Within this context, people are seeking out new ways of living, and recognising the multi-faceted value of cohousing. As a housing choice however, cohousing development faces many barriers.
It is only on rare occasions that planning controls, land prices, and development finance align, and a cohousing project becomes ‘viable’. In general, cohousing projects are dependent on would-be residents devoting significant time and energy, and developing their community in an area where stakeholders, such as local council planners and councillors, are prepared to give it a go. In addition to planning constraints, would-be cohousers can encounter resistance from residents in the surrounding area, from builders used to focusing on financial principles over social design, and from banks and other lenders, reluctant to create and design co-lending 'products'. Much of a cohousing group's energy is spent communicating this value and seeking support. Cohousers can experience engagement fatigue as a result.
To this end, Cohousing Australia is committed to ensuring that cohousing becomes a viable housing option in Australia, as it is already in many other countries.
To do this, we are currently exploring financial pathways which allow individuals to come together to finance their cohousing development. This project is in collaboration with University of Technology Sydney’s Institute for Sustainable Futures and the University of Wollongong's Sustainable Building Research Centre, through a grant provided by the City of Sydney. It will see us reach out to housing developers and to the gatekeepers of construction finance, to troubleshoot the barriers, opportunities, and the potential for innovation.
In addition to this project, we are also looking at co-operative models of cohousing, with funding support from the Business Council of Cooperatives and Mutuals (BCCM). Currently, in Australia, the co-op model is most frequently employed by Community Housing Providers (CHP's). Yet around the world, the co-op model is successfully implemented more frequently and in a range of ways, and for diverse cohorts, including for mixed-income housing.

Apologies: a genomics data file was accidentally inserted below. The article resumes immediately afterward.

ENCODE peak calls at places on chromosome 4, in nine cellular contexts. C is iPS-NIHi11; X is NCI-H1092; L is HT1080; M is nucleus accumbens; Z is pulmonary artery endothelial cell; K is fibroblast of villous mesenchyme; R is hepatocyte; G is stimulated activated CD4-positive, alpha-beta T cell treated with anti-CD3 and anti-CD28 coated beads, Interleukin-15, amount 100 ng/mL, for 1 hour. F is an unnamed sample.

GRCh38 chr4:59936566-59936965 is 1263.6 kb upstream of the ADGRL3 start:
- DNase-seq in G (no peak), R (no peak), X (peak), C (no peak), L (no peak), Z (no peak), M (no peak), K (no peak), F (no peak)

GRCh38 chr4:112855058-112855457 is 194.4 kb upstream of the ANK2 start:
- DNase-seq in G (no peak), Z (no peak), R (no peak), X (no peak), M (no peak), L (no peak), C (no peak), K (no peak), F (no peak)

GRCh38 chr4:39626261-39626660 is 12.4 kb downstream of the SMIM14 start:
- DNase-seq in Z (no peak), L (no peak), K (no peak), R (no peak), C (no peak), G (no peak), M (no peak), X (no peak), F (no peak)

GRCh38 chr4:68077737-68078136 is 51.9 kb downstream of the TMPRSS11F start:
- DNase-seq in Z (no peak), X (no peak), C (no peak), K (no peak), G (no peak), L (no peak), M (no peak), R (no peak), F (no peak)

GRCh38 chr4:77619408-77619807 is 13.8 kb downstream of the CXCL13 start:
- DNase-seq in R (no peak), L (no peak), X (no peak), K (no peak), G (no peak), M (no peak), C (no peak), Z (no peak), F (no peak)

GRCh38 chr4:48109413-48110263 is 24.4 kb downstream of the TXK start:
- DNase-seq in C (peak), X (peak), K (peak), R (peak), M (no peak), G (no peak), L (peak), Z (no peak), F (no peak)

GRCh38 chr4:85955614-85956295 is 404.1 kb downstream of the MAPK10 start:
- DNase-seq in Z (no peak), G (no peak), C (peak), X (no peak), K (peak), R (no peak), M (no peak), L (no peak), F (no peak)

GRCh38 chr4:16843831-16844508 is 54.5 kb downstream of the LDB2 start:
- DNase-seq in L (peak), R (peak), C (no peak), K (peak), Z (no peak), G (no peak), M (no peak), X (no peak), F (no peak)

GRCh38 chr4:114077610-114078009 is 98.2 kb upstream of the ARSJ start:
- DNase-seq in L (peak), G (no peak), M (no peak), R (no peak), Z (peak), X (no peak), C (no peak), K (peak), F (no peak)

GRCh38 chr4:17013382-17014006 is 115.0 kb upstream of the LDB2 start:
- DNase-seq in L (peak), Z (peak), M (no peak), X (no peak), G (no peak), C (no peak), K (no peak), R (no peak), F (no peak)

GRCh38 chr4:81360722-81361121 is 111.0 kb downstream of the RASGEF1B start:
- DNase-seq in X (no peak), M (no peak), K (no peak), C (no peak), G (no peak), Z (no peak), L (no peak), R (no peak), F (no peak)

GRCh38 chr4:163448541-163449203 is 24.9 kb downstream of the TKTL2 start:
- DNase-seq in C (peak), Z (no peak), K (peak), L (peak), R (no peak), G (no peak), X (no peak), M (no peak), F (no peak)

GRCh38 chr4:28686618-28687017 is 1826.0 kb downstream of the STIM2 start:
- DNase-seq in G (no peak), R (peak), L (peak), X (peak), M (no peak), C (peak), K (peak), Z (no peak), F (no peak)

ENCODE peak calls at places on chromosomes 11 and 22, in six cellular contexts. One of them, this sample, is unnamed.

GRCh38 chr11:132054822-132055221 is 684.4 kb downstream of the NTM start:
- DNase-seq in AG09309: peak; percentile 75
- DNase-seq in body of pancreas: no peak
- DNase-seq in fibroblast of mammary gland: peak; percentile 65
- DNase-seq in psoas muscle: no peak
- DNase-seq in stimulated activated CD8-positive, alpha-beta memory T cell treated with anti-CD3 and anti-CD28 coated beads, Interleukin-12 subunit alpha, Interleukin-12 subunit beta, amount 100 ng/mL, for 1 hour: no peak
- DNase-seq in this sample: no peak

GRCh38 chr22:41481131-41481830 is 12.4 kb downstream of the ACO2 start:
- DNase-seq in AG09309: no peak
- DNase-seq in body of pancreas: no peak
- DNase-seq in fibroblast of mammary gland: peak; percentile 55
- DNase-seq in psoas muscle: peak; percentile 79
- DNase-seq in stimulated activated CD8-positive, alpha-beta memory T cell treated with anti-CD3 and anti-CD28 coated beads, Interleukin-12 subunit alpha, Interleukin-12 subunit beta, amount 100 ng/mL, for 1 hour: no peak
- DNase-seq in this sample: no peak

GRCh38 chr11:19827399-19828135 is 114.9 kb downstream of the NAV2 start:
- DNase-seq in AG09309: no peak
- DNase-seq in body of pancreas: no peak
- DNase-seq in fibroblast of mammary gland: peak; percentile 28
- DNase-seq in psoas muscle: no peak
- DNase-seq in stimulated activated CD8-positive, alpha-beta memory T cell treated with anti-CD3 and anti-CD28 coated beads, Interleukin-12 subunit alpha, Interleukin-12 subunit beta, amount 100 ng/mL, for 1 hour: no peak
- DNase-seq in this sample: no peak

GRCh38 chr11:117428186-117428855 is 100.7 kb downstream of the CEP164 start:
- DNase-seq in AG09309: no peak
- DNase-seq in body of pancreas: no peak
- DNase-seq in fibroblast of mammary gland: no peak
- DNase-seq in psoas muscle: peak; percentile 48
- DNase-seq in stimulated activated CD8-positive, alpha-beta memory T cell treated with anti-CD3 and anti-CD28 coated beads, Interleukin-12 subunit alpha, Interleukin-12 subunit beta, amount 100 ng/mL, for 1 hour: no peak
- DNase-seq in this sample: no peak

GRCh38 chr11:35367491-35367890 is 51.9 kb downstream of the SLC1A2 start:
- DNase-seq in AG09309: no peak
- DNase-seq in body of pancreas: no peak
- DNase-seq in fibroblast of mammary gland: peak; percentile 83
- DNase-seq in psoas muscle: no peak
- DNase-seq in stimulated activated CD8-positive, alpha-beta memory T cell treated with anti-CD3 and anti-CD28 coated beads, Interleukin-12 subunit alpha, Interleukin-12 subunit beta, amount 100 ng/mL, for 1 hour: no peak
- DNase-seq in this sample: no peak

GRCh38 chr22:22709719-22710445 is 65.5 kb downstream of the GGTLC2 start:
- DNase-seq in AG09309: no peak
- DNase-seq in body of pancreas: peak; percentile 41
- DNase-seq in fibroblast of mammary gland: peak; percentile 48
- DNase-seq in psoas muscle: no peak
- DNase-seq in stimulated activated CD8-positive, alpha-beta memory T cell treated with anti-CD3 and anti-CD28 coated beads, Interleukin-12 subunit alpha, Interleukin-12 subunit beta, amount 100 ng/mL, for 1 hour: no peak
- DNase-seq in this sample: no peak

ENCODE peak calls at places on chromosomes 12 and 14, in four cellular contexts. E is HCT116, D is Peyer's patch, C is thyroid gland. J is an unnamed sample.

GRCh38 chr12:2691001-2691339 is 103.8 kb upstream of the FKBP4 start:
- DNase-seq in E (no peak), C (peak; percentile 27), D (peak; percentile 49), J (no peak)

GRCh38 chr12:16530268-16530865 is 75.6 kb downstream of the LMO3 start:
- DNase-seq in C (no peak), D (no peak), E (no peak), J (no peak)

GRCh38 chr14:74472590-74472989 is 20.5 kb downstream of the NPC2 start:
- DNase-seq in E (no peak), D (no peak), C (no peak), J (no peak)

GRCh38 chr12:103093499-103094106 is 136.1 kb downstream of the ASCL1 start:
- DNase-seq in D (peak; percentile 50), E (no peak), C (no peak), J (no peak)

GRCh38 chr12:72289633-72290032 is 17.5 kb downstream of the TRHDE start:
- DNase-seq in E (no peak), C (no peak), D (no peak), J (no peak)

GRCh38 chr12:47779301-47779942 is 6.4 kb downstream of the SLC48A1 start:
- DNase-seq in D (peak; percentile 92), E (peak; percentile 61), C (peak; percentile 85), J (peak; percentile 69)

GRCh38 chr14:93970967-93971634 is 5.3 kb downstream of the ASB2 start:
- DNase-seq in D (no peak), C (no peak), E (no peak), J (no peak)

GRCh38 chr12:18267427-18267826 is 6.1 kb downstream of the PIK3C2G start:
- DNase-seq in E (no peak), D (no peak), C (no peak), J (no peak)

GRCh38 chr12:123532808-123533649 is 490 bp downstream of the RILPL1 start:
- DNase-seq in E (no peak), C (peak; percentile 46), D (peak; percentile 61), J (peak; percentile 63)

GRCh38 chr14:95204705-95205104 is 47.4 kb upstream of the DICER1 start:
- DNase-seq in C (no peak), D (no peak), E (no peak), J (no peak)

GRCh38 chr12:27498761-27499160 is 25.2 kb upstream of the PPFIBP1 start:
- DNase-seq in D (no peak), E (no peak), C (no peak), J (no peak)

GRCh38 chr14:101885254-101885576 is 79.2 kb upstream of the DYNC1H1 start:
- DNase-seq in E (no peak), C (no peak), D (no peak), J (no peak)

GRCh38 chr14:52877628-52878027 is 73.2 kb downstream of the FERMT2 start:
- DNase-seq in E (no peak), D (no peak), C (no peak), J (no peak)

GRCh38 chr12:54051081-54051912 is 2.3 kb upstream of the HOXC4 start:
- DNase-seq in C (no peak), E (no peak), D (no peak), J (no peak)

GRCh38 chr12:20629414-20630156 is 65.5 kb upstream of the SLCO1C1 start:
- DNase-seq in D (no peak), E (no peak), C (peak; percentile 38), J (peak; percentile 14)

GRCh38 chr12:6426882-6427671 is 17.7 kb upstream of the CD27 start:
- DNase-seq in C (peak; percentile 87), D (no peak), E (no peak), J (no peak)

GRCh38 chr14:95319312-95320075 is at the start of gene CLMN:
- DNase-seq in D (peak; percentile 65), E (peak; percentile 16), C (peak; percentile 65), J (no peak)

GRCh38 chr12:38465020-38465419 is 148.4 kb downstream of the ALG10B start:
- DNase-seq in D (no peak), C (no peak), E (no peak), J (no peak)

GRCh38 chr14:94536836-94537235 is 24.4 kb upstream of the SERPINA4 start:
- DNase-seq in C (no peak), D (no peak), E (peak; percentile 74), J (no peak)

With the federal government developing a ‘National Housing and Homelessness Plan’, this is an opportune time to look at genuine innovation for the housing sector. Australia needs a diverse mix of housing and tenure models. Beyond for-profit ‘build to rent’, ‘rent to buy’, and ‘coliving’ spaces, we need secure and desirable housing options which support people who can’t, or don’t want to buy into the traditional market model.
The precarity of climate change and of our socio-political infrastructure demands innovation in housing policy and in Australia’s enduring narratives around homeownership. We need to support models that drive community building and which help foster social capital, qualities that bring a sense of belonging and meaning, and which can support resilience to social crises.
To support communities, Cohousing Australia is working with the Groupwork Institute to develop a program of social governance and support for residents in co-located housing. This final resource will not only support cohousing and other ‘intentional’ communities, but could also support CHP and co-ops and even those living in strata title to create positive and innovative ways of working together. Many residents in strata managed properties find this ‘contractualised governance’ to be divisive and dysfunctional. We hope this project will help improve their lives, support resource sharing, and the retrofitting of green technologies.
Cohousing Australia is run solely by dedicated volunteers. We offer working groups on relevant topics, a Facebook forum where people can find out about developments and available cohousing, and work tirelessly to advocate for improved and relational housing for all Australians. If you are passionate about fixing the housing crisis, addressing the climate and biodiversity emergency, about developing and rediscovering the power of relational living, then please reach out!